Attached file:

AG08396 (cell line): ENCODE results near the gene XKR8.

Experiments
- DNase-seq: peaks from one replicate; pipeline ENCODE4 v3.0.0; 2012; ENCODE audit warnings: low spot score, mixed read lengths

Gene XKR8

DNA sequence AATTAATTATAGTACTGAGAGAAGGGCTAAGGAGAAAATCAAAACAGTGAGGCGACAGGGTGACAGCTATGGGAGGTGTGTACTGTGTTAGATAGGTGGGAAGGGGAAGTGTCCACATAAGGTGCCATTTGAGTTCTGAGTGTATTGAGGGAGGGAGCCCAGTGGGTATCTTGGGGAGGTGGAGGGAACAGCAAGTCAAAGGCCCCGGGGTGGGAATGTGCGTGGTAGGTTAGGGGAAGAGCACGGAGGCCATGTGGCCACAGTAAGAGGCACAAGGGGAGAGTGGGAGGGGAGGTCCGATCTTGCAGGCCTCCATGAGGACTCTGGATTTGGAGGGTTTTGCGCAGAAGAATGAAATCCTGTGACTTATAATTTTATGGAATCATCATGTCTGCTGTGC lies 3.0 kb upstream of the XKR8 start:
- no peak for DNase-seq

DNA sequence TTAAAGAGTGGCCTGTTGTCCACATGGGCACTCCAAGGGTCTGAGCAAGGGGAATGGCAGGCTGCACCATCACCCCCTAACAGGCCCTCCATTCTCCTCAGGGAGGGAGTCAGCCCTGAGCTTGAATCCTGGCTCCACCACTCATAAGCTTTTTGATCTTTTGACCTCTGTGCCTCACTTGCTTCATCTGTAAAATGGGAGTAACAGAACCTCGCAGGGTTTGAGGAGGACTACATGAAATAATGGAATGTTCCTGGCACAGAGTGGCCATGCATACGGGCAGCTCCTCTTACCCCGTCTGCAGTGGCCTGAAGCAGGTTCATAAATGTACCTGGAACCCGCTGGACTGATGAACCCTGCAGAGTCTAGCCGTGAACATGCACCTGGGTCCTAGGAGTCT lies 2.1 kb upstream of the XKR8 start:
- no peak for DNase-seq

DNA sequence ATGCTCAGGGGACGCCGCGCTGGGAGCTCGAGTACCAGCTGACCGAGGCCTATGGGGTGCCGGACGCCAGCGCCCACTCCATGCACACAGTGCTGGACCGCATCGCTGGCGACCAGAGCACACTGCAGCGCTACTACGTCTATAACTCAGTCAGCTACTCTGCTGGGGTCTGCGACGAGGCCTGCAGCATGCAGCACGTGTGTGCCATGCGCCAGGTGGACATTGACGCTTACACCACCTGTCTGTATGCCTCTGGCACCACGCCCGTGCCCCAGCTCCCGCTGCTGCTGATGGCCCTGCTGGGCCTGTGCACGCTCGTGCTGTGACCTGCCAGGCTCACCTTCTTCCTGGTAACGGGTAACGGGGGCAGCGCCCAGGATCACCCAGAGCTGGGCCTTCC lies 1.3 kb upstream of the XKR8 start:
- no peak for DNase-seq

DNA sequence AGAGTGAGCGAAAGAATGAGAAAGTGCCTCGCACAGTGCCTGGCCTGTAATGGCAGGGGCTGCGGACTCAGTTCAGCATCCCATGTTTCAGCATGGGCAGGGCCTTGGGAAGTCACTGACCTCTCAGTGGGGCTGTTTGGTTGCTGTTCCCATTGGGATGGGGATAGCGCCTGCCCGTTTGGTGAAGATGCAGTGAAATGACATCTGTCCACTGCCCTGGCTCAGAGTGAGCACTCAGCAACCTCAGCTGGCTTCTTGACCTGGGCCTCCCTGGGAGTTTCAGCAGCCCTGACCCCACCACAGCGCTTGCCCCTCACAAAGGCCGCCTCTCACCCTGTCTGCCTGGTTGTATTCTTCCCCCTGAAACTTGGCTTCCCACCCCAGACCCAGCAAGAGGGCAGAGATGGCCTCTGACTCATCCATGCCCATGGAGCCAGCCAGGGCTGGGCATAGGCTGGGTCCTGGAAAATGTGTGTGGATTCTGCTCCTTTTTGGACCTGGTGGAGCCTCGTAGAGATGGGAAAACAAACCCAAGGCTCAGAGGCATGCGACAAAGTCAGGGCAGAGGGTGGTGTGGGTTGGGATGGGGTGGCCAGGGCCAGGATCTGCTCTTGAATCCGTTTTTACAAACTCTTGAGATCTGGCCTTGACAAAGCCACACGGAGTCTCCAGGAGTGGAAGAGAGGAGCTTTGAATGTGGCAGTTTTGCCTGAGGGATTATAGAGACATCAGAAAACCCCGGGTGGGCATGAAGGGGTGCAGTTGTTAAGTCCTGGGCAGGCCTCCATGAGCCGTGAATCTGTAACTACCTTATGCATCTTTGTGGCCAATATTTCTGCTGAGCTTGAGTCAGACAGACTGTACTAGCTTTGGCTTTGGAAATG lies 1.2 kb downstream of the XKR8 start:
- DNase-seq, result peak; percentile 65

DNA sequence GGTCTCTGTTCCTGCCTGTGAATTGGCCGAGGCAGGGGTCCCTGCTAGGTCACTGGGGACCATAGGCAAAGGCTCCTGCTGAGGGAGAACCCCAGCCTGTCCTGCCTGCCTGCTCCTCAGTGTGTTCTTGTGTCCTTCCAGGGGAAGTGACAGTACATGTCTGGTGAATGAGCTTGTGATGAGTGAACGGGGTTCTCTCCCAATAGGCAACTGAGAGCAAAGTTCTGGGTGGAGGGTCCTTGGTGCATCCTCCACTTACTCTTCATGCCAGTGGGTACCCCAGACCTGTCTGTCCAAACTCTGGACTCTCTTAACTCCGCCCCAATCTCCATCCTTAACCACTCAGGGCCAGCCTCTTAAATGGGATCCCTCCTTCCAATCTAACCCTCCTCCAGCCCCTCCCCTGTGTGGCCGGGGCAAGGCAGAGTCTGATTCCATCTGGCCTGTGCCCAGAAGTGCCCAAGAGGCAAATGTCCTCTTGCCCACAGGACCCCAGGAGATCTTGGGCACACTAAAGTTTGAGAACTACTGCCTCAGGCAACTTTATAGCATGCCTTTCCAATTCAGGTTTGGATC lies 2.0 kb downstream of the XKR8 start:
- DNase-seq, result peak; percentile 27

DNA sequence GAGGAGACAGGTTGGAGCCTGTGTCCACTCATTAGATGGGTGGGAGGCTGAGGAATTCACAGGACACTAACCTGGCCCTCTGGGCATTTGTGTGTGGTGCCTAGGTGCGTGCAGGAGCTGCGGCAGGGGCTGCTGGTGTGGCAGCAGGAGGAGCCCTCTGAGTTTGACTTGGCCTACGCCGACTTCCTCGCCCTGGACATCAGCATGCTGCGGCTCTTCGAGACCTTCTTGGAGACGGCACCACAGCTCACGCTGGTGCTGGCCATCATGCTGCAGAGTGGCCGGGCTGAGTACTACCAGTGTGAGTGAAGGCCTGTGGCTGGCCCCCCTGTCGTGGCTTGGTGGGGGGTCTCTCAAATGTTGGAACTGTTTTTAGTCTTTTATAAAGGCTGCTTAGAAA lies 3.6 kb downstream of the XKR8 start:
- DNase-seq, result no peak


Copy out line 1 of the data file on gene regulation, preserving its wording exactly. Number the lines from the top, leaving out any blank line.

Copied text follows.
AG08396 (cell line): ENCODE results near the gene XKR8.